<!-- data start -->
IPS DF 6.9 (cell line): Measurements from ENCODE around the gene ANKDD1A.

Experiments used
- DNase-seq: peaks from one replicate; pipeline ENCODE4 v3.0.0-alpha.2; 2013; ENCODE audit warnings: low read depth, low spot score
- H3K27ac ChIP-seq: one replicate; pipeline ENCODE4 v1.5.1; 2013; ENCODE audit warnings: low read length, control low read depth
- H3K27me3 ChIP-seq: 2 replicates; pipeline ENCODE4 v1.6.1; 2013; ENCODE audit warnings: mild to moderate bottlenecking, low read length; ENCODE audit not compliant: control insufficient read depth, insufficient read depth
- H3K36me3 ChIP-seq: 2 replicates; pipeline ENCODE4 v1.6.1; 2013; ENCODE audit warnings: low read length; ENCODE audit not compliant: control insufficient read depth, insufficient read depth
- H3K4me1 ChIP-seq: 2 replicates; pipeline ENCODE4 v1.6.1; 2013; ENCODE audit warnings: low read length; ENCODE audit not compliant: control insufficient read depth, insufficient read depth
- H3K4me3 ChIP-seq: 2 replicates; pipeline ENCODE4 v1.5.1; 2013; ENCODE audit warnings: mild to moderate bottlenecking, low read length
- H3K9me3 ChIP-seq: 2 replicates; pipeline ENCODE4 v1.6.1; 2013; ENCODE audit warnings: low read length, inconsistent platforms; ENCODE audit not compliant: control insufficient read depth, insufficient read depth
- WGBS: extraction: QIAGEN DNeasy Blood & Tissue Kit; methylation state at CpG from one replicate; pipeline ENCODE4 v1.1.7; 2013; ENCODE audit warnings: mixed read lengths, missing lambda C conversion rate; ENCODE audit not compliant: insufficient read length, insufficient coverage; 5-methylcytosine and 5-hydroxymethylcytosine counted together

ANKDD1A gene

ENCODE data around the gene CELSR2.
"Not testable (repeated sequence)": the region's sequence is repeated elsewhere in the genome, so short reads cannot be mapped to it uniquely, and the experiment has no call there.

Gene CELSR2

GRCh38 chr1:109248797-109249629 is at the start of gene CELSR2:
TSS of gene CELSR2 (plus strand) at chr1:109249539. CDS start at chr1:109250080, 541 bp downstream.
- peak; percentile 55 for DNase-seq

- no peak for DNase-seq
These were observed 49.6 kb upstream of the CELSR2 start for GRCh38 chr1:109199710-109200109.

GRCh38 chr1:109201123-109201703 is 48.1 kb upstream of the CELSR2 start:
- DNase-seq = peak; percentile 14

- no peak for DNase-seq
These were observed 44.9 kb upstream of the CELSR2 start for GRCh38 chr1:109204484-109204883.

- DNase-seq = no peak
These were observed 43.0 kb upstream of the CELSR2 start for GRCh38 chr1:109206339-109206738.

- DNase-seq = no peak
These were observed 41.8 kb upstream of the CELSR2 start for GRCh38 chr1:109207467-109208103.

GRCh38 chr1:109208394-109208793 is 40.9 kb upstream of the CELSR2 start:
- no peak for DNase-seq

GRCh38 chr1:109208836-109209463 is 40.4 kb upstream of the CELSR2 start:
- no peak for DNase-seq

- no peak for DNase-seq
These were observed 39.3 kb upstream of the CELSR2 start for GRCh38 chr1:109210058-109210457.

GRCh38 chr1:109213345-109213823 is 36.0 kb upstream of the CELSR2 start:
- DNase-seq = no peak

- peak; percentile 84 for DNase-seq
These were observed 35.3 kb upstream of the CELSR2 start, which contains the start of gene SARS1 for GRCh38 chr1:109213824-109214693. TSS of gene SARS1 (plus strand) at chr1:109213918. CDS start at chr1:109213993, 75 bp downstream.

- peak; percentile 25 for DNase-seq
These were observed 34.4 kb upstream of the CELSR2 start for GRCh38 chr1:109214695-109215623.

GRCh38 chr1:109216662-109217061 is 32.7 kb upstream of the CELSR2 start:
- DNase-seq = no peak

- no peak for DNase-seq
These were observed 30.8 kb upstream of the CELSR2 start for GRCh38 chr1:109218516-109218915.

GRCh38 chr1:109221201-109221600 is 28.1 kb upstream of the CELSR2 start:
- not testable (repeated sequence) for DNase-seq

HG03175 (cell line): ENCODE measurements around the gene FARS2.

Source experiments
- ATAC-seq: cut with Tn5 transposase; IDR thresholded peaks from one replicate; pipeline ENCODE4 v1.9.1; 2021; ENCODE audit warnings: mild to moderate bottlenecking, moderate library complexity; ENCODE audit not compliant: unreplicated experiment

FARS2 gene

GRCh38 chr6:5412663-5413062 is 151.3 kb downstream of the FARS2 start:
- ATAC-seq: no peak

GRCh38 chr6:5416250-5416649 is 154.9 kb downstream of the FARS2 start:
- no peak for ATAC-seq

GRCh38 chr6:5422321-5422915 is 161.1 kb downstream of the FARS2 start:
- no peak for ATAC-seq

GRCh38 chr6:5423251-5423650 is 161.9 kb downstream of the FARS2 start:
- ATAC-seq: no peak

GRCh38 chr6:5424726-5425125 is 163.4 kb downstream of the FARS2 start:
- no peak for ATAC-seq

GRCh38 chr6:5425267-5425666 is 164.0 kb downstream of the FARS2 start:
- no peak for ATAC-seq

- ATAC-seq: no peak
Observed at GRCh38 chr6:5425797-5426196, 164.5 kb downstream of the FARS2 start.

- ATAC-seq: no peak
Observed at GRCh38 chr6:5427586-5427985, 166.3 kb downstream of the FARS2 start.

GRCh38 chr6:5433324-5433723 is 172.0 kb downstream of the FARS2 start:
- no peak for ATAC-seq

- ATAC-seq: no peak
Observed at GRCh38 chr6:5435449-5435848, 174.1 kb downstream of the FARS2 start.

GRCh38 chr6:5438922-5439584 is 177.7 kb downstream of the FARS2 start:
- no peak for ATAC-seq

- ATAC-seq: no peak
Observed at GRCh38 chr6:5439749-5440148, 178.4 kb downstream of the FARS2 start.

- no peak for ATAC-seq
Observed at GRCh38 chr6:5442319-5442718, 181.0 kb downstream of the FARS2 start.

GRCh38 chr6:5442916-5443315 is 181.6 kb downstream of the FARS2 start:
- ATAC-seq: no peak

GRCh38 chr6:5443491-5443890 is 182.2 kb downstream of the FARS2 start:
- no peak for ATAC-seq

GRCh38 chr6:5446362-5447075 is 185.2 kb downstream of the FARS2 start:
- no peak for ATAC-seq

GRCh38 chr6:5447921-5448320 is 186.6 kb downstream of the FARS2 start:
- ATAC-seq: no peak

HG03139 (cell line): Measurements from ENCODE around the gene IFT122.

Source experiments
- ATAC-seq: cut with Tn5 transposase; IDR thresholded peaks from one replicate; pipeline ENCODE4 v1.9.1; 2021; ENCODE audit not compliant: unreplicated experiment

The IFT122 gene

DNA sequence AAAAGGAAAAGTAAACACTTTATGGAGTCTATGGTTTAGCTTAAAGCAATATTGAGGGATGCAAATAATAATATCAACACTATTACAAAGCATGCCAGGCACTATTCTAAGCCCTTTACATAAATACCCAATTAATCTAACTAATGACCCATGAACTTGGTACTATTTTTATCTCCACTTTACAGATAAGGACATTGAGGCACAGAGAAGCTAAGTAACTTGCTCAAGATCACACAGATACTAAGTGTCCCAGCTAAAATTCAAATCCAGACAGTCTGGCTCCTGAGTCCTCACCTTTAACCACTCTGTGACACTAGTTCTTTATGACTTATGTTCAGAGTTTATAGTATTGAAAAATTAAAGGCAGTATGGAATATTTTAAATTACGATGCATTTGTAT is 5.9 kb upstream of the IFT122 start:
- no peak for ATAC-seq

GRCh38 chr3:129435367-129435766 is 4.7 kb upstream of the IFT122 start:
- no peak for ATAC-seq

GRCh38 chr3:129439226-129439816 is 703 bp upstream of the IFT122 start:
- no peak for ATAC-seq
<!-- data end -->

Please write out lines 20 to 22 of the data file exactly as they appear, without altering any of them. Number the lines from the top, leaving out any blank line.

GRCh38 chr1:109201123-109201703 is 48.1 kb upstream of the CELSR2 start:
- DNase-seq = peak; percentile 14

- no peak for DNase-seq